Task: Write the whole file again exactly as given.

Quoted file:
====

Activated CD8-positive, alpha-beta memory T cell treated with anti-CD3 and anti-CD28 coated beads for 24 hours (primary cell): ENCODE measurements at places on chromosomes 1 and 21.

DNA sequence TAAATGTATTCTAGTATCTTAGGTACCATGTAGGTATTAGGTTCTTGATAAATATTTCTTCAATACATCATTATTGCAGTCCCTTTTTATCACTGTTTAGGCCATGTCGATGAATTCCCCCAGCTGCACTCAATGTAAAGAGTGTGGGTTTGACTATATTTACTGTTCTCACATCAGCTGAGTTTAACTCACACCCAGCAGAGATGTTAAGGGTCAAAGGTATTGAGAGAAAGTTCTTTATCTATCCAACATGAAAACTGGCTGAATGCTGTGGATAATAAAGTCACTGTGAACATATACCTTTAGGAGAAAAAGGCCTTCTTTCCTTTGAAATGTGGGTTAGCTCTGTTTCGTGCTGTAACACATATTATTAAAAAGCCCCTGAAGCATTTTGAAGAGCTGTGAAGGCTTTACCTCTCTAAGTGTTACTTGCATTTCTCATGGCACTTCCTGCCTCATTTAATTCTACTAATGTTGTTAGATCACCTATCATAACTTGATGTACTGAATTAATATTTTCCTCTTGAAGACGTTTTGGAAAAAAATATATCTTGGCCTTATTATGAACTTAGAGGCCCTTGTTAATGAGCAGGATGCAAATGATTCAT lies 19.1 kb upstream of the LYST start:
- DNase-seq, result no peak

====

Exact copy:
Activated CD8-positive, alpha-beta memory T cell treated with anti-CD3 and anti-CD28 coated beads for 24 hours (primary cell): ENCODE measurements at places on chromosomes 1 and 21.

DNA sequence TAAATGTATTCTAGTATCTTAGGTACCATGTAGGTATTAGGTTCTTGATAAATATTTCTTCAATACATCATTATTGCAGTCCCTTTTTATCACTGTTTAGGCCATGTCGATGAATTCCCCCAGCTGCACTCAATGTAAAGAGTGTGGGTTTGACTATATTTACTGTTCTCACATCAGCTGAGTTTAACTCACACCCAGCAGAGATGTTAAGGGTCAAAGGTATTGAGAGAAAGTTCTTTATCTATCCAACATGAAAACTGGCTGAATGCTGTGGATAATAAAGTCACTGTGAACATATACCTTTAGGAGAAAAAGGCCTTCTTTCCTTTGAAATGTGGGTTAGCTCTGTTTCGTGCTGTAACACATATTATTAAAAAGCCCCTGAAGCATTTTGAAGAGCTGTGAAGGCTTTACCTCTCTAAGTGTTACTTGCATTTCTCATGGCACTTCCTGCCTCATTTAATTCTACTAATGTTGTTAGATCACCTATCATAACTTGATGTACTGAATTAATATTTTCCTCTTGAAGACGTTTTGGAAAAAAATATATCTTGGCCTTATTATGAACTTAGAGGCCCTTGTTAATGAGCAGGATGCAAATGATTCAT lies 19.1 kb upstream of the LYST start:
- DNase-seq, result no peak